If one works in a good environment with requisite infrastructure, a clean and healthy environment, maintenance of working equipment, the health of the workers and conducive working hours life would be good. However, most companies in Nigeria have not adequately addressed issues with the health and comfort of their workers. Most people work in hazardous areas, which in turn affect their health and productivity. Health care workers want to be valued and desire to work in safe and healthy environments.

The level of crime and corruption in Nigeria is still very high and appears to be getting worse. From the judiciary to ministries, the military, the police, public and private health systems and governments at all levels, corruption remains an infectious plague and prevalent problem. The phenomenon of knowing someone that knows another to get something done is currently the accepted practice and this has systematically eroded the merit-based approach to work or getting things done.

What is the way out?

The Nigerian government should create a conducive environment that will ensure employment opportunities and reduce poverty. The government ought to provide the needed infrastructure such as good roads and transport systems, affordable and functional education, water supply, security, stable energy in addition to a good healthcare system. But these are not enough to prevent the brain drain among medical doctors and other professionals. Other strategies are providing financial and other incentives to stay including institutional capacity-building that promotes career development, along with mentorship opportunities.

We recommend a better system that preserves the individual freedom of Nigerian doctors, while accounting for the costs of subsidised medical education in the country. To retain Nigerian doctors and avoid subsidising healthcare, multiple measures could be taken. For example, medical students could be offered a choice of state-subsidised training or market-rate education. Doctors who opt for subsidies would be required to work in Nigeria for a pre-defined period of time, post-qualification or repay the subsidies. Therefore, to make the compulsory work scheme more attractive, it can be combined with another option, which is to guarantee doctors’ employment and inflation-adjusted living salaries for a few years post-graduation on the condition that they stay in Nigeria. Apart from providing better remuneration, their work environment and career prospects should also be improved.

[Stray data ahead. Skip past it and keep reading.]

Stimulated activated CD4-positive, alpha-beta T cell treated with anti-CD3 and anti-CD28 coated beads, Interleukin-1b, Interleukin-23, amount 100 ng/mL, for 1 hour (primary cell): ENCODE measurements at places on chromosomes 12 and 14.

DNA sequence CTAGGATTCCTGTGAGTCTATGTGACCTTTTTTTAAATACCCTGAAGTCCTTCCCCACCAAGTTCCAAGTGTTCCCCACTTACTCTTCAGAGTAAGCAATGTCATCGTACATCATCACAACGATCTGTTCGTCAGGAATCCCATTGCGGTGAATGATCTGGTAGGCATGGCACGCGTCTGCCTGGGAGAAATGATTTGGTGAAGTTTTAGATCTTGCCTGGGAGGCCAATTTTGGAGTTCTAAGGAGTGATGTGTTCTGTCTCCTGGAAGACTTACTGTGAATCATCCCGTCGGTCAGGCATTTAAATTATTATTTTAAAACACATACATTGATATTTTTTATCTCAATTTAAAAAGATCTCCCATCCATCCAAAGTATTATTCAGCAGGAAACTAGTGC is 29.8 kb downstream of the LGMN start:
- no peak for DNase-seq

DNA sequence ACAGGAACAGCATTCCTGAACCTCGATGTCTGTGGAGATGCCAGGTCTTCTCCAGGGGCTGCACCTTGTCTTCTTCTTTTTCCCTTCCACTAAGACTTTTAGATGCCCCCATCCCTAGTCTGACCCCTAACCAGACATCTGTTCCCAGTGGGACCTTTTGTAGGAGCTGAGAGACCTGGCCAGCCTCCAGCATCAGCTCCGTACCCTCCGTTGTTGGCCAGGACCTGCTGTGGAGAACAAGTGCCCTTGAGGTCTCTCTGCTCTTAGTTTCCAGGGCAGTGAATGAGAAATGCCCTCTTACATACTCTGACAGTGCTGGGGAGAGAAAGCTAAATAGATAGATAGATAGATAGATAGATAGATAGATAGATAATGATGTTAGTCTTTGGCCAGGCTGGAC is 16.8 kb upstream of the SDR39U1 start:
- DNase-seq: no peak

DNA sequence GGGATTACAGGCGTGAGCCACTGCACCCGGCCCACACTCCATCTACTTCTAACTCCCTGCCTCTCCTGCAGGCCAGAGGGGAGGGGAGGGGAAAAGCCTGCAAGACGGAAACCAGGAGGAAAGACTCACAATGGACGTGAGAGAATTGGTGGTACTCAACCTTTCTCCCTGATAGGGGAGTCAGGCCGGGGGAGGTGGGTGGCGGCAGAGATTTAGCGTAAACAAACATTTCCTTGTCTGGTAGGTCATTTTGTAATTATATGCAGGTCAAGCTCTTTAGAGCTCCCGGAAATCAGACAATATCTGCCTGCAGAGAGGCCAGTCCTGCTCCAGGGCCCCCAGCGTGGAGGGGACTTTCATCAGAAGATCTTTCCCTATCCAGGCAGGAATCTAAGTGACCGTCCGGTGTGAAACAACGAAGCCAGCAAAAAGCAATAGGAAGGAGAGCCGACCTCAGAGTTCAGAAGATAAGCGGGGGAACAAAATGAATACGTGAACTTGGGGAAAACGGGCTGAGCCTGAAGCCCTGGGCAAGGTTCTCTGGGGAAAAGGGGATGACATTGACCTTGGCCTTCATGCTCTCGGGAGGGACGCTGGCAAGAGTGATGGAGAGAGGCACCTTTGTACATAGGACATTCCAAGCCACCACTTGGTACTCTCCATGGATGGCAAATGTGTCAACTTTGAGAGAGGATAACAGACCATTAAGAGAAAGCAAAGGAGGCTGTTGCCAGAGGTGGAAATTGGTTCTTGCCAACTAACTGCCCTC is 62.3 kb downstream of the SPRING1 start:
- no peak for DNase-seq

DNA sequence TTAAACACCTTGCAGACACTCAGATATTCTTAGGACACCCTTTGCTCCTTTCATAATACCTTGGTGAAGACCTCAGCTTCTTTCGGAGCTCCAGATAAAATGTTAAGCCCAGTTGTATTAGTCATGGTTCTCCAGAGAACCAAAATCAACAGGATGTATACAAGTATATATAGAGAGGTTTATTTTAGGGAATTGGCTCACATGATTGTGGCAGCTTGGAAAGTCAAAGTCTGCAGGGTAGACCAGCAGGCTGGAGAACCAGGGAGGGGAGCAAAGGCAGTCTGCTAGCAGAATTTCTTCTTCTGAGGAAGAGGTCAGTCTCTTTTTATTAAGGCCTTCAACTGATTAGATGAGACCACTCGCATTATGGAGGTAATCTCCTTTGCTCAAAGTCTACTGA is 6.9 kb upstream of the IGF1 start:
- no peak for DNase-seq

Nigeria should negotiate fair compensation with destination countries that persistently rely on foreign-trained doctors. In the UK, a conversation has already started on how poor countries are subsidising Britain’s healthcare system and should be compensated. Nigeria has limited tools to retain more doctors and upgrade its health system. The federal government’s healthcare budget for 2021 was a fraction of what it has lost to the migration of doctors to other developed countries. Nevertheless, the health sector ought to strive towards a future where Nigerian doctors benefit from more funds for training, salary and technical exposure, as a result of strategic partnerships with countries that require our doctors.

Government and private health sectors are to directly address the causes of emigration by upward review of their salaries and allowances and ensuring prompt payment, providing adequate medical and diagnostic/therapeutic equipment and training for doctors, expanding the current internship and residency training programs to boost the nation’s healthcare workforce and improving the overall working conditions of doctors.

Dr. Ede is Head, Healthcare Quality Improvement, Nisa Premier Hospitals, Abuja